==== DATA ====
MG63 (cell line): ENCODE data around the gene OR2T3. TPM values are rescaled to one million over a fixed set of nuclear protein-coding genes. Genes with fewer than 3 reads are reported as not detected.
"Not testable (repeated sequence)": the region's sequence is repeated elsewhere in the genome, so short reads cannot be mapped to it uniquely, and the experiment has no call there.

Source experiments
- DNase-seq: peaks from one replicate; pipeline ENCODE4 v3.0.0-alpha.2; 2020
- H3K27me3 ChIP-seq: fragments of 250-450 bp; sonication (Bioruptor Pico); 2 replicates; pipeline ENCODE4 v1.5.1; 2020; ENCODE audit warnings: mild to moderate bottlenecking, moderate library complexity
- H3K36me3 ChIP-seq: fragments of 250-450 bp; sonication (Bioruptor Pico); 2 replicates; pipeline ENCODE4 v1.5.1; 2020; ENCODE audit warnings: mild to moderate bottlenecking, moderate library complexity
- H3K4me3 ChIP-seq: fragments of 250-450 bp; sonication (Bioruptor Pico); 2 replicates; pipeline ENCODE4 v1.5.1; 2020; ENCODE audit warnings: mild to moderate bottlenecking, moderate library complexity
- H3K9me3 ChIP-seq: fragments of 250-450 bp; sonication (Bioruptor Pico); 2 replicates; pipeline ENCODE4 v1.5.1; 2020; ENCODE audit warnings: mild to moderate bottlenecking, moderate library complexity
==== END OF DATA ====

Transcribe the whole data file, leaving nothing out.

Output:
MG63 (cell line): ENCODE data around the gene OR2T3. TPM values are rescaled to one million over a fixed set of nuclear protein-coding genes. Genes with fewer than 3 reads are reported as not detected.
"Not testable (repeated sequence)": the region's sequence is repeated elsewhere in the genome, so short reads cannot be mapped to it uniquely, and the experiment has no call there.

Source experiments
- DNase-seq: peaks from one replicate; pipeline ENCODE4 v3.0.0-alpha.2; 2020
- H3K27me3 ChIP-seq: fragments of 250-450 bp; sonication (Bioruptor Pico); 2 replicates; pipeline ENCODE4 v1.5.1; 2020; ENCODE audit warnings: mild to moderate bottlenecking, moderate library complexity
- H3K36me3 ChIP-seq: fragments of 250-450 bp; sonication (Bioruptor Pico); 2 replicates; pipeline ENCODE4 v1.5.1; 2020; ENCODE audit warnings: mild to moderate bottlenecking, moderate library complexity
- H3K4me3 ChIP-seq: fragments of 250-450 bp; sonication (Bioruptor Pico); 2 replicates; pipeline ENCODE4 v1.5.1; 2020; ENCODE audit warnings: mild to moderate bottlenecking, moderate library complexity
- H3K9me3 ChIP-seq: fragments of 250-450 bp; sonication (Bioruptor Pico); 2 replicates; pipeline ENCODE4 v1.5.1; 2020; ENCODE audit warnings: mild to moderate bottlenecking, moderate library complexity